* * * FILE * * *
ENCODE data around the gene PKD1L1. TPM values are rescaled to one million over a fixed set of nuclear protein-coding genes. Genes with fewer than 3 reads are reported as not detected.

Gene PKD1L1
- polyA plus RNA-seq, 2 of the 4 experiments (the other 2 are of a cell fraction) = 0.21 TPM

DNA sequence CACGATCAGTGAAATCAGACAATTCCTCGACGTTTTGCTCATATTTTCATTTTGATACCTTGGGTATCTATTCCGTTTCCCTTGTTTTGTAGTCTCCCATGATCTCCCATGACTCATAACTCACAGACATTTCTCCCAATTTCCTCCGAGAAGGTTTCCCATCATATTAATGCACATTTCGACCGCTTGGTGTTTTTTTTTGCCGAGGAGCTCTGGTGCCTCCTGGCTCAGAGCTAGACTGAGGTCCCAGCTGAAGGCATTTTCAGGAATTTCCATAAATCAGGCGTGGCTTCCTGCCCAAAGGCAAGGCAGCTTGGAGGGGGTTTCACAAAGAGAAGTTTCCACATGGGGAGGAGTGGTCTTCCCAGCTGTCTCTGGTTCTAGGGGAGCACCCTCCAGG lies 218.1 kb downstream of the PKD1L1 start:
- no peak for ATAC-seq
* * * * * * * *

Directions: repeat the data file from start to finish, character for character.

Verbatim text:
ENCODE data around the gene PKD1L1. TPM values are rescaled to one million over a fixed set of nuclear protein-coding genes. Genes with fewer than 3 reads are reported as not detected.

Gene PKD1L1
- polyA plus RNA-seq, 2 of the 4 experiments (the other 2 are of a cell fraction) = 0.21 TPM

DNA sequence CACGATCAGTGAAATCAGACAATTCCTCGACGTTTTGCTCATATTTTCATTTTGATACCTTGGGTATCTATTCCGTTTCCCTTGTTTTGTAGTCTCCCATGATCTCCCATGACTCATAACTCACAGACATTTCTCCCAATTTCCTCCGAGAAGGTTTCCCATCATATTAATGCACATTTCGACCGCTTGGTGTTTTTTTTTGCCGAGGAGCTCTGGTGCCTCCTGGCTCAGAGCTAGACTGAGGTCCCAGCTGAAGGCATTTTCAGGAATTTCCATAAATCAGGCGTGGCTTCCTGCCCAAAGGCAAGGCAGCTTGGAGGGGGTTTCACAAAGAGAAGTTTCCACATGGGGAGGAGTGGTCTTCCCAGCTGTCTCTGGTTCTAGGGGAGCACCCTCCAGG lies 218.1 kb downstream of the PKD1L1 start:
- no peak for ATAC-seq